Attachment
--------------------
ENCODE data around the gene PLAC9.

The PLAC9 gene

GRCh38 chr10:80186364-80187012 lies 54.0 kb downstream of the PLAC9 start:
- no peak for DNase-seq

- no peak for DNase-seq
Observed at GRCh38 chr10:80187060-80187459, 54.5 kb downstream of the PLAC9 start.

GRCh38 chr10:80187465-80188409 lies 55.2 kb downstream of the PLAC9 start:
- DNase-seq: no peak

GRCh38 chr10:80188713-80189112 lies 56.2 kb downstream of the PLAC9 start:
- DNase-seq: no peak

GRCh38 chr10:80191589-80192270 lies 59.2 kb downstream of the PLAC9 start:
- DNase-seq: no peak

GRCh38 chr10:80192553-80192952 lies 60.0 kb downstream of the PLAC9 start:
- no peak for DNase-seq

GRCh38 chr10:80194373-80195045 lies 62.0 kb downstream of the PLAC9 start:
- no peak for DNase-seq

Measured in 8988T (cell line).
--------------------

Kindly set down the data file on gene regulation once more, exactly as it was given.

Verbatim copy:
ENCODE data around the gene PLAC9.

The PLAC9 gene

GRCh38 chr10:80186364-80187012 lies 54.0 kb downstream of the PLAC9 start:
- no peak for DNase-seq

- no peak for DNase-seq
Observed at GRCh38 chr10:80187060-80187459, 54.5 kb downstream of the PLAC9 start.

GRCh38 chr10:80187465-80188409 lies 55.2 kb downstream of the PLAC9 start:
- DNase-seq: no peak

GRCh38 chr10:80188713-80189112 lies 56.2 kb downstream of the PLAC9 start:
- DNase-seq: no peak

GRCh38 chr10:80191589-80192270 lies 59.2 kb downstream of the PLAC9 start:
- DNase-seq: no peak

GRCh38 chr10:80192553-80192952 lies 60.0 kb downstream of the PLAC9 start:
- no peak for DNase-seq

GRCh38 chr10:80194373-80195045 lies 62.0 kb downstream of the PLAC9 start:
- no peak for DNase-seq

Measured in 8988T (cell line).